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# Wiki Contributions

edbs2313

The Active Inference literature on this is very strong, and I think the best and most overlooked part of what it offers. In Active Inference, an agent is first and foremost a persistent boundary. Specifically, it is a persistent Markov Blanket, a idea due to Judea Pearl. https://en.wikipedia.org/wiki/Markov_blanket The short version: a Markov blanket is a statement that a certain amount of state (the interior of the agent) is conditionally independent of a certain other amount of state (the rest of the universe), and that specifically its independence is conditioned on the blanket state that sits in between the exterior and the interior.

You can show that, in order for an agent to persist, it needs to have the capacity to observe and learn about its environment. The math is a more complex than I want to get into here, but the intuition pump is easy:

• A cubic meter of rock has a persistent boundary over time, but no interior, states in an informational sense and therefore are not agents. To see they have no interior, note that anything that puts information into the surface layer of the rock transmits that same information into the very interior (vibrations, motion, etc).
• A cubic meter of air has lots of interior states, but no persistent boundary over time, and is therefore not an agent. To see that it has no boundary, just note that it immediately dissipates into the environment from the starting conditions.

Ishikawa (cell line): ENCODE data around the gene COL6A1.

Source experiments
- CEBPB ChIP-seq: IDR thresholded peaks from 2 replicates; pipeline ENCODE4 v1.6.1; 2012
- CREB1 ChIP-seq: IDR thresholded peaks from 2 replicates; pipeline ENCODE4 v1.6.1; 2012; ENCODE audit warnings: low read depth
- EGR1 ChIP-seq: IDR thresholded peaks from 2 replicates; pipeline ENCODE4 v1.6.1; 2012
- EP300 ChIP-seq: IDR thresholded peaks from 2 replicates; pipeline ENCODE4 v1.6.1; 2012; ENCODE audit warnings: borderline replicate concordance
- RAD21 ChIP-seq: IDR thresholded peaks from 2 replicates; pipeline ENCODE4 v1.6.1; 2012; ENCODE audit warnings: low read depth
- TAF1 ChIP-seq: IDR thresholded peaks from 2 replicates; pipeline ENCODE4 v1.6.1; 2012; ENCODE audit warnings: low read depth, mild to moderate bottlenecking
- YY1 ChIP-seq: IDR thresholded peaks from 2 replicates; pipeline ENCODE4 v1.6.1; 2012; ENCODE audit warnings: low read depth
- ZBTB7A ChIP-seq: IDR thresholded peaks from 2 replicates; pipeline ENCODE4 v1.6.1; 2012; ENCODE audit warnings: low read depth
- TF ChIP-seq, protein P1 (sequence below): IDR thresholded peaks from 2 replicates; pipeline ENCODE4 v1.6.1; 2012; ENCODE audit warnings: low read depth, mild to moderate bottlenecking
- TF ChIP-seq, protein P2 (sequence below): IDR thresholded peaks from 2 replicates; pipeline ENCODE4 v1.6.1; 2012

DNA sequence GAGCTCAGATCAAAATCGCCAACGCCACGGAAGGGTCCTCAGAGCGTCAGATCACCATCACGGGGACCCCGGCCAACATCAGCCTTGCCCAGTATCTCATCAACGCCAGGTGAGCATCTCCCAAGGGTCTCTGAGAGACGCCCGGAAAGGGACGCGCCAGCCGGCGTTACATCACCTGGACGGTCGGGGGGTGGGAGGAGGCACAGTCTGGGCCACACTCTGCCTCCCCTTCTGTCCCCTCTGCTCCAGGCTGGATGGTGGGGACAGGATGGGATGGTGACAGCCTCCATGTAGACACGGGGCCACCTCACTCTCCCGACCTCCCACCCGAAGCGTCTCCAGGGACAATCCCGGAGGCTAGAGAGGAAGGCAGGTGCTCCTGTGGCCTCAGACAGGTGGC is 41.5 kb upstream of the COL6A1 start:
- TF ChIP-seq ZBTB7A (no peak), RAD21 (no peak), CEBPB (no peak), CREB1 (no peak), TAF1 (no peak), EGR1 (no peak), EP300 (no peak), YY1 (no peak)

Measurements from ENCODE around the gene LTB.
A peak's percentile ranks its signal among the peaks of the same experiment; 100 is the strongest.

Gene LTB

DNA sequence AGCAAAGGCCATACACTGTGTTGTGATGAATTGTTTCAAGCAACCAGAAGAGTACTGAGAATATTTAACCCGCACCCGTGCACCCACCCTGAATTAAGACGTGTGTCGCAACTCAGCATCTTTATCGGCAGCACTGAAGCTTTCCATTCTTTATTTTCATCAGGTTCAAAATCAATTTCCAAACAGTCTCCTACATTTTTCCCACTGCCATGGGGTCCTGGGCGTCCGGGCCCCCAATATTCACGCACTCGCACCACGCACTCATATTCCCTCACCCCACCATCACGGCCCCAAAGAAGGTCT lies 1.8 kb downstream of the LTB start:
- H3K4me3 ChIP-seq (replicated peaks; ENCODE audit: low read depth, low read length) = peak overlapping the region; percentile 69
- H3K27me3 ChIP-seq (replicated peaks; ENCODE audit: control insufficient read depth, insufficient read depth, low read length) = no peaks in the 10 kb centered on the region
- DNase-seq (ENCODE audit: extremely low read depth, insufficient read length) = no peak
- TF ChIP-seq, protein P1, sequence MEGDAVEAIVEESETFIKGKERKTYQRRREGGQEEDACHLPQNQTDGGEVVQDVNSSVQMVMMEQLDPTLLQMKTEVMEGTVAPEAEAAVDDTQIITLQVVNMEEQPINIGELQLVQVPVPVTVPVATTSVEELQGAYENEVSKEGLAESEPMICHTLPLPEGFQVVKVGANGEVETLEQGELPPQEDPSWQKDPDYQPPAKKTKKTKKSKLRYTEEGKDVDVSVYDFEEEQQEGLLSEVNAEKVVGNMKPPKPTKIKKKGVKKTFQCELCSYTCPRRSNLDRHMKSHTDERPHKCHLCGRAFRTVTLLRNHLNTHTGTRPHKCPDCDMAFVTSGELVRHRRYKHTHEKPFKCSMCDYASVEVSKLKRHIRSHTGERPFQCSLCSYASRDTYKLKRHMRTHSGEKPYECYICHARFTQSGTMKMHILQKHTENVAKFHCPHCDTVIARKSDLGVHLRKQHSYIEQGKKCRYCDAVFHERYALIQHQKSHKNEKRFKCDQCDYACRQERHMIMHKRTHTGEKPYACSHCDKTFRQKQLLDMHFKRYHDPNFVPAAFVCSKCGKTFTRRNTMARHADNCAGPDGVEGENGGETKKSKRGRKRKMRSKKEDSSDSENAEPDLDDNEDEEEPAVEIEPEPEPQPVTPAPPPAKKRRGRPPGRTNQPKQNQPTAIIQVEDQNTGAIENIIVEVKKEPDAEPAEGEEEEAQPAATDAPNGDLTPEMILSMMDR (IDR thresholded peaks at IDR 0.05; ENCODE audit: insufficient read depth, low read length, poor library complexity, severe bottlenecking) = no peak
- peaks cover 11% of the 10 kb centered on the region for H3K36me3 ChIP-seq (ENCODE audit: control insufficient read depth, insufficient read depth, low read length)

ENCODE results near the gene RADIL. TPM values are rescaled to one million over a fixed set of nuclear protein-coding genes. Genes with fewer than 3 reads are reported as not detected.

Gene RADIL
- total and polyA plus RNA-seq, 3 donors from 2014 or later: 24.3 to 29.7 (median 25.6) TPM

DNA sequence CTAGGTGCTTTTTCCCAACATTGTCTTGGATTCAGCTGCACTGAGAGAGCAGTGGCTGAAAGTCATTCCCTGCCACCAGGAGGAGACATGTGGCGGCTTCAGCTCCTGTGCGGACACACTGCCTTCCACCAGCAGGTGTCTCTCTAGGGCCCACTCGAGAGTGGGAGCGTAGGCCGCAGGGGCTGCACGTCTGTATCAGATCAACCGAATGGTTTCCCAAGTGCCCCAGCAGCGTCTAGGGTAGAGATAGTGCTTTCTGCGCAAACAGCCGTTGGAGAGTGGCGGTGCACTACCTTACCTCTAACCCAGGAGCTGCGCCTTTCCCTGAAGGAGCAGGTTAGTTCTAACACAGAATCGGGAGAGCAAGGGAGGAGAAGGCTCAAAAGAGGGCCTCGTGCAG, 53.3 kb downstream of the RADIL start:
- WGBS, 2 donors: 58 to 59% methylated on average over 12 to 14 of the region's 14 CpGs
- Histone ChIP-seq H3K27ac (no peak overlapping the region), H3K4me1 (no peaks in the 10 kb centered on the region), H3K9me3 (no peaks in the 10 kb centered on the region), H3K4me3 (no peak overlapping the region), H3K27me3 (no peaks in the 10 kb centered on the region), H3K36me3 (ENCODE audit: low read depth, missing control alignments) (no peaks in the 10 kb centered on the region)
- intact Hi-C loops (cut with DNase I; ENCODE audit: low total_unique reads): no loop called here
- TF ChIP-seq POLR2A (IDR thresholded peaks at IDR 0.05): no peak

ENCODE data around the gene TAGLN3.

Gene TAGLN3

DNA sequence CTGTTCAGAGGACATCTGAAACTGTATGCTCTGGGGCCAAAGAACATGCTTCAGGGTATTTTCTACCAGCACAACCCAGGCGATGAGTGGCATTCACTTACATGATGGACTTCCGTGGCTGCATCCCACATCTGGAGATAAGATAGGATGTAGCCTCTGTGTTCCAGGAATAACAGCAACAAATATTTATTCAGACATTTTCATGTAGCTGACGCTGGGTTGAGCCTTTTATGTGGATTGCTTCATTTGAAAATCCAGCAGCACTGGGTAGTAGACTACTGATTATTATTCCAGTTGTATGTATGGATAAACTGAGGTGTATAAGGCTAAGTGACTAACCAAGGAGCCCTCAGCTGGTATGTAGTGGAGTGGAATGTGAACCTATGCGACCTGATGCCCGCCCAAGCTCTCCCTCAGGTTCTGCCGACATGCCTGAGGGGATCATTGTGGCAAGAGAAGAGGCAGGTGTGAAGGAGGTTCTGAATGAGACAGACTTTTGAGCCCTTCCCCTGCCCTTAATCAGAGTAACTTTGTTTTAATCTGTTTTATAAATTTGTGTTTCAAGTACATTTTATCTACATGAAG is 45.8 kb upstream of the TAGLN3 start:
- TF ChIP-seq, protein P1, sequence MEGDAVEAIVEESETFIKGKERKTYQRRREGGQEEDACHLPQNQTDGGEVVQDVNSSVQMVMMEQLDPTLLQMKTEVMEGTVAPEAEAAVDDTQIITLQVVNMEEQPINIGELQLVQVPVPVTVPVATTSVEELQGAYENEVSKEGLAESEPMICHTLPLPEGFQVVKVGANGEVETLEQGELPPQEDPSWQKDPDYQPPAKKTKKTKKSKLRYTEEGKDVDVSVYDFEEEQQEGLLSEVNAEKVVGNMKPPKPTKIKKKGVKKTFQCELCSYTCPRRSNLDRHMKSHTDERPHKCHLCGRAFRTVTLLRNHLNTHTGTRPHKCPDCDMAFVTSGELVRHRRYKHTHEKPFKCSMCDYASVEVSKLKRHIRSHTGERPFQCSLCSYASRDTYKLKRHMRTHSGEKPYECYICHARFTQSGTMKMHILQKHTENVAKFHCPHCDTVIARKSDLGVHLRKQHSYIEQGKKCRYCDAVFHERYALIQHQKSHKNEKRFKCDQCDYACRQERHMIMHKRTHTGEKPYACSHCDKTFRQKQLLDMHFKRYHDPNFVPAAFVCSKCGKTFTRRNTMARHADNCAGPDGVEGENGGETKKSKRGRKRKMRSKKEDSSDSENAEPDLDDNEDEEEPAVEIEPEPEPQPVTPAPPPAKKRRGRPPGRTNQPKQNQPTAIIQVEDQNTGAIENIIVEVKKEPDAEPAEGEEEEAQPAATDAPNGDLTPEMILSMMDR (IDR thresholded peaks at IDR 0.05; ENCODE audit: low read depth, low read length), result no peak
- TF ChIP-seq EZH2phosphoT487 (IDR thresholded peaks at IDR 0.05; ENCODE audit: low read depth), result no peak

• A living organism has both a persistent boundary over time, and also interior states that are conditionally independent of the outside world, and is therefore an agent.
• Computer programs are an interesting middle ground case. They have a persistent informational boundary (usually the POSIX APIs or whatever), and an interior that is conditionally independent of the outside through those APIs. So they are agents in that sense. But they're not very good agents, because while their boundary is persistent it mostly persists because of a lot of work being done by other agents (humans) to protect them. So they tend to break a lot.

What's cool about this definition is that it gives you criteria for the baseline viability of an agent: can it maintain its own boundary over time, in the face of environmental disruption? Some agents are much better at this than others.

This leads to of course many more questions that are important -- many of the ones listed in this post are relevant. But it gives you an easy, and more importantly mathematical test, for agenthood. It is a question of dynamics in flows of mutual information between the interior and the exterior, which is conveniently quite easy to measure for a computer program.  And I think it is simply true: to the degree and in such contexts as such a thing persists without help in the face of environmental disruption, it is agent-like.

There is much more to say here about the implications -- specifically how this necessarily means that you have an entity which has pragmatic and epistemic goals, minimizes free energy (aka surprisal) and models a self-boundary, but I'll stop here because it's an important enough idea on its own to be worth sharing.